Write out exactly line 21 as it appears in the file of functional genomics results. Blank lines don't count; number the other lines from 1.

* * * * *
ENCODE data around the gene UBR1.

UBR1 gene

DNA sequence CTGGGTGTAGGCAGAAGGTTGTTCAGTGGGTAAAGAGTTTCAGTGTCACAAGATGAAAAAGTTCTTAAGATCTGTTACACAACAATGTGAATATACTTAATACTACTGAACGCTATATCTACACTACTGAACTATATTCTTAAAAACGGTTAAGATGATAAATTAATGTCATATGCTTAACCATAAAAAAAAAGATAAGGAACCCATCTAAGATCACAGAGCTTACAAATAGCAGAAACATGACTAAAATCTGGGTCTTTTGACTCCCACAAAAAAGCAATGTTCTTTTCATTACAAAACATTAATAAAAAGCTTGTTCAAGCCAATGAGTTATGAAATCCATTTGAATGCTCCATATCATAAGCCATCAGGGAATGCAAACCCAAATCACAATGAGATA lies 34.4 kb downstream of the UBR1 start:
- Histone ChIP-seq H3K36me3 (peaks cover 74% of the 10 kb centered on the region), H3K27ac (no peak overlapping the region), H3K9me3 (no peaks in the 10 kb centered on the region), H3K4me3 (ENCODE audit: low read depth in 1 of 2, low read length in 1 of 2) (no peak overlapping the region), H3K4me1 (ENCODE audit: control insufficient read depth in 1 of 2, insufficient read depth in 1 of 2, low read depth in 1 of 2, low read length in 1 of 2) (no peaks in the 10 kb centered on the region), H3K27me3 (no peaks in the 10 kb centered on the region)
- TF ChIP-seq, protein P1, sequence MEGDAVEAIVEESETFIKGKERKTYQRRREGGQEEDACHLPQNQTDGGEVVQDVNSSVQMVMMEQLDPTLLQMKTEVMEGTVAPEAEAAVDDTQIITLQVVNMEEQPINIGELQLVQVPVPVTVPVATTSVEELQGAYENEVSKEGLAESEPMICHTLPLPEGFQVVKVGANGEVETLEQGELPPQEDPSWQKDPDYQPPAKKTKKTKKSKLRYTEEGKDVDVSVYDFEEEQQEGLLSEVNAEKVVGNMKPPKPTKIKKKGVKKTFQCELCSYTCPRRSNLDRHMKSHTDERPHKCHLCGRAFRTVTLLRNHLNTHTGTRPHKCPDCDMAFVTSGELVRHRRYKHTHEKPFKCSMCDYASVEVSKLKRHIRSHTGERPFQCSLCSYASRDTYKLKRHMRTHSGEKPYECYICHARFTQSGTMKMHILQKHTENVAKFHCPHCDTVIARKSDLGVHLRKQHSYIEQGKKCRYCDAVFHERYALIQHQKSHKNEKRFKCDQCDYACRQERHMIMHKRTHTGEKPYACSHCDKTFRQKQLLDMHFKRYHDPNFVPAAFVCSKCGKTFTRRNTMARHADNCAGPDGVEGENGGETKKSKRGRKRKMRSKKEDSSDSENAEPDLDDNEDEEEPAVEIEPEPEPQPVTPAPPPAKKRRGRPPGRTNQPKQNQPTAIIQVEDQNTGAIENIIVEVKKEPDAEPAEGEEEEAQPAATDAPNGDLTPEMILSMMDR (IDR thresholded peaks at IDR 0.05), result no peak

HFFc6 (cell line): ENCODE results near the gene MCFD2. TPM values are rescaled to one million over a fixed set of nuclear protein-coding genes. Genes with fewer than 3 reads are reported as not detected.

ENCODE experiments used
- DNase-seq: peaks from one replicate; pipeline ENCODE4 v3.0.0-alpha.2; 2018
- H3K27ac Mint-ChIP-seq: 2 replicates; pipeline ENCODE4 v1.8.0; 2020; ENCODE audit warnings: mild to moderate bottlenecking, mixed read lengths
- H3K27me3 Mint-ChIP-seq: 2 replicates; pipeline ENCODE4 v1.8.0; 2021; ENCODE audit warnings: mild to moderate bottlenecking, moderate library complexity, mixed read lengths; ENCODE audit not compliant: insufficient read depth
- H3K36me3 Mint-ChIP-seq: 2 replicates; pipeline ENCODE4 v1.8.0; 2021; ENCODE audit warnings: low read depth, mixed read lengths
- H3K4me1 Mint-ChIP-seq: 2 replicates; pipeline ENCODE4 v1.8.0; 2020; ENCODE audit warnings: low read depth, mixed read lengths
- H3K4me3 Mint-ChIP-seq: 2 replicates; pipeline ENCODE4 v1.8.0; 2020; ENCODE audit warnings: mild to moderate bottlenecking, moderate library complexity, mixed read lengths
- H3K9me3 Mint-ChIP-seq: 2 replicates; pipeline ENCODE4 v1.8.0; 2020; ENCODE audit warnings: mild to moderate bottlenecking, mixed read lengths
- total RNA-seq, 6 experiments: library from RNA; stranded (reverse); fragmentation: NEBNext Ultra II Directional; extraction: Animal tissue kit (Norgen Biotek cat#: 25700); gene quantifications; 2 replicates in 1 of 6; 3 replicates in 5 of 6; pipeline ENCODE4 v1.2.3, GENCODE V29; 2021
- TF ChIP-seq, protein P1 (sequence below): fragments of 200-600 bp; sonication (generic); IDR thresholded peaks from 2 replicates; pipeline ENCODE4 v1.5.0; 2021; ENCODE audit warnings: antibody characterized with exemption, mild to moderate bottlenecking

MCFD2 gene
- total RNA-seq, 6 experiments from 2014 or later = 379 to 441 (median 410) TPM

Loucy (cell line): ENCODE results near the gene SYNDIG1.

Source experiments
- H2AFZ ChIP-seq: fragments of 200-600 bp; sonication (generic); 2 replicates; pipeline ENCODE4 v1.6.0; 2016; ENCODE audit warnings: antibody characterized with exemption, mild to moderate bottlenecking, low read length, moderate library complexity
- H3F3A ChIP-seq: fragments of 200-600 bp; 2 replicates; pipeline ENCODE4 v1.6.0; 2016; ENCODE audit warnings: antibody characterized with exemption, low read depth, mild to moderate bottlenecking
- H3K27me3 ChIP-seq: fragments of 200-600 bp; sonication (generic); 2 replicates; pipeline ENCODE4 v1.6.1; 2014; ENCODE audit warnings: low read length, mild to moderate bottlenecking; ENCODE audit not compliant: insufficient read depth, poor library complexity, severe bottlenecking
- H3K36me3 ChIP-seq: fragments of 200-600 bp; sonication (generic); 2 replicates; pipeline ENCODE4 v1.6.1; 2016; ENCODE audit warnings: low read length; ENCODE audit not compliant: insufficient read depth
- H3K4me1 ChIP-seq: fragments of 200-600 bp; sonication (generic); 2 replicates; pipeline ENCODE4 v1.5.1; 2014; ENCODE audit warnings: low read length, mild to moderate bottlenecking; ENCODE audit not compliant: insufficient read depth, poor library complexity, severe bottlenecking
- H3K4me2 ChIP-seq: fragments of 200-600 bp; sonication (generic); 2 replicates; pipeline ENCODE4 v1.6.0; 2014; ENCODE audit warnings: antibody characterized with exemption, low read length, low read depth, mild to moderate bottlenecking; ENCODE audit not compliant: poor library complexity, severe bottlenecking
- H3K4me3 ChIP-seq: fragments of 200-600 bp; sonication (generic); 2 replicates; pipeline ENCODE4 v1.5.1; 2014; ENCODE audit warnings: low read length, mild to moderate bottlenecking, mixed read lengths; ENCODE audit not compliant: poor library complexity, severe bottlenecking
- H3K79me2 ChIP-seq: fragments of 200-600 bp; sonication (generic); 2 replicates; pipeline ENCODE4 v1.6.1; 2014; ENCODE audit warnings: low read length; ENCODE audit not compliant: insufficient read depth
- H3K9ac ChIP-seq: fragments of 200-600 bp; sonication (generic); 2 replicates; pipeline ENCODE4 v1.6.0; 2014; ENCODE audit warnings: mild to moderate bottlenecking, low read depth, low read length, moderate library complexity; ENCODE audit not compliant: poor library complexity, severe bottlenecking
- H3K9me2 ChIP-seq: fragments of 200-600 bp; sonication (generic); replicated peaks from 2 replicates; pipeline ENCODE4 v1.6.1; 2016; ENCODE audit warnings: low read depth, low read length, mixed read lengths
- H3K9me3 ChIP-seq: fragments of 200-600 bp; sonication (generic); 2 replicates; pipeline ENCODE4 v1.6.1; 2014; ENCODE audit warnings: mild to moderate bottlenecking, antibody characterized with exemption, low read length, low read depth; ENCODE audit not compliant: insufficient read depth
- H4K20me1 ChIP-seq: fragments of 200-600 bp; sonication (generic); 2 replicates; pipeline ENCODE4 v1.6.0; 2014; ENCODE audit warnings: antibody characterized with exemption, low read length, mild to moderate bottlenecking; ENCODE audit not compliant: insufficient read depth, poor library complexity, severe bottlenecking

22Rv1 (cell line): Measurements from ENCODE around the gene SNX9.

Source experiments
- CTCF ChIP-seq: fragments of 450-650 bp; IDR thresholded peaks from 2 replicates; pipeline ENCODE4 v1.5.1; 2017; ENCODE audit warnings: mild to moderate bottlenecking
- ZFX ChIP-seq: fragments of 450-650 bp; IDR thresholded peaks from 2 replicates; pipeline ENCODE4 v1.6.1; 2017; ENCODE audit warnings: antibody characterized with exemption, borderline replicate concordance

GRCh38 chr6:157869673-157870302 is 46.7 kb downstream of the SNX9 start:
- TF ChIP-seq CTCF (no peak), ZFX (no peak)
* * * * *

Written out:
- H2AFZ ChIP-seq: fragments of 200-600 bp; sonication (generic); 2 replicates; pipeline ENCODE4 v1.6.0; 2016; ENCODE audit warnings: antibody characterized with exemption, mild to moderate bottlenecking, low read length, moderate library complexity